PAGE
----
• The Hit

Instead of a strike that topples the ball away from you, think of the push as a brush that hits the ball from underneath. This brushing action is what creates a backspin. The more brush you have, the more backspin you’ll generate.

  • The Follow Through

As with the backhand drive, your forearm is going to be doing most of the work here. If you try to use your torso as a follow through, you’ll likely hit the ball too far off angle which will result in you missing the table. Finally, remember that the key to this push is a light return. Hitting the ball too hard could cause it to fly upwards, setting up an easy spike for your opponent.

The Forehand Push

This stroke is a defensive push that plays the ball with a small amount of backspin. You’ll use this stroke when you’re faced with a short or low ball and also effectively counters a heavy backspin ball. Mastering this stroke is crucial as the other strokes often won’t be able to reach short balls.

  • The Stance

Your feet should be wider than your shoulders, but only slightly. Your torso should be parallel to the table, but feel free to keep an ever so slight angle.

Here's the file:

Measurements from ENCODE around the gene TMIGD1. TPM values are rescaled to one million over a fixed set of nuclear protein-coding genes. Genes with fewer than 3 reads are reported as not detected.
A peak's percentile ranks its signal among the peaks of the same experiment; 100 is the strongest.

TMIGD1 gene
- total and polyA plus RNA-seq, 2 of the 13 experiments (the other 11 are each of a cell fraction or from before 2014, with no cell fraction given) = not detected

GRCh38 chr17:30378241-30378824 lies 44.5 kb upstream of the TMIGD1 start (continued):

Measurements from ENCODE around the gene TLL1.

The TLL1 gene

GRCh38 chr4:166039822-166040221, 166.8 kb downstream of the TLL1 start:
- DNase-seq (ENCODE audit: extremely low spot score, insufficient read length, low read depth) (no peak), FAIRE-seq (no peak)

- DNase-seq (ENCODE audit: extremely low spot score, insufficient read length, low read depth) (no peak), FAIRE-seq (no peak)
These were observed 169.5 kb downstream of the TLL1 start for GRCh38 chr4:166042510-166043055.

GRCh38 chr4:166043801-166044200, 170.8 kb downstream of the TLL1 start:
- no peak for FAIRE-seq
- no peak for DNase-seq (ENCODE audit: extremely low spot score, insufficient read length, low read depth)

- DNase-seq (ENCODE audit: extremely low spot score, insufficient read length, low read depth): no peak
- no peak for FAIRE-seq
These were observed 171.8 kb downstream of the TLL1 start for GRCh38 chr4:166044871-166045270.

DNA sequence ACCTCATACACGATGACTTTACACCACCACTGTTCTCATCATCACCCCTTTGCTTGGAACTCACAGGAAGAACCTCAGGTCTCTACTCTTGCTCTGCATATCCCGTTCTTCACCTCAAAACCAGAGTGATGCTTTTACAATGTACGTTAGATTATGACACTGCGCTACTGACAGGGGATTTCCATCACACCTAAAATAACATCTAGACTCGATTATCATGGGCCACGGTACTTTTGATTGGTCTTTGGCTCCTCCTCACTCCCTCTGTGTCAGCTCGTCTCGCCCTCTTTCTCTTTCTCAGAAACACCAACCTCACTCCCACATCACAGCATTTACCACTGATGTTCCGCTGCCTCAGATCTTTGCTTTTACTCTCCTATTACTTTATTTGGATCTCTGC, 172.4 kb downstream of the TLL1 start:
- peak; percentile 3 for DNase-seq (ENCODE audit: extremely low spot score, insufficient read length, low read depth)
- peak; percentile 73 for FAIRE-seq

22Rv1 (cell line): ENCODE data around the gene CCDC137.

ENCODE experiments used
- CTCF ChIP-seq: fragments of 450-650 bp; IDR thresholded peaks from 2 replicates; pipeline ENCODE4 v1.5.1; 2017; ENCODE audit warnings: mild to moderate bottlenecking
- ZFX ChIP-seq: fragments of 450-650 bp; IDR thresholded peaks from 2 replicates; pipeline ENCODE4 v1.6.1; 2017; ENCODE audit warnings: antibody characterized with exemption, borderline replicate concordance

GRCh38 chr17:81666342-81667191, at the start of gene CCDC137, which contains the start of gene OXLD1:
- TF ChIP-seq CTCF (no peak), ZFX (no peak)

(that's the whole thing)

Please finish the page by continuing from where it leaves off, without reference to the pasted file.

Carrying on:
• The Hit

Here’s where things get dicey. You’ll need to identify how much spin is on the ball based on your opponent’s hit. If the ball has more spin, you’ll want to push the paddle forward using an even amount of hand, wrist and torso movement. If the ball has less spin, you can trade off some push for more drive. Be careful on underestimating your opponent’s spins!

  • The Follow Through

This is a very soft stroke mainly used to position the ball well for your opponent’s return. If you push too far, you risk overshooting the ball and giving your opponent a point. Remember, this is a defensive stroke and shouldn’t be used to earn points. Set the ball up for a push from your opponent, then drive on your next rebound for the point.

These are the four basic strokes of playing ping pong. They’re easy enough to learn, but it’ll take time to master any of them. Unlike grip styles, you’ll need to be consistent in all of these strokes to take your game to the next level. After you’ve read up on grips, the strokes and the serves of ping pong, grab some friends and come out to Atlas 42 to test out what you’ve learned. We’ll see you there.

Be sure to check out Atlas 42’s upcoming Ping Pong League. Grab your team, sign up, come out and bring your A-game.

Atlas42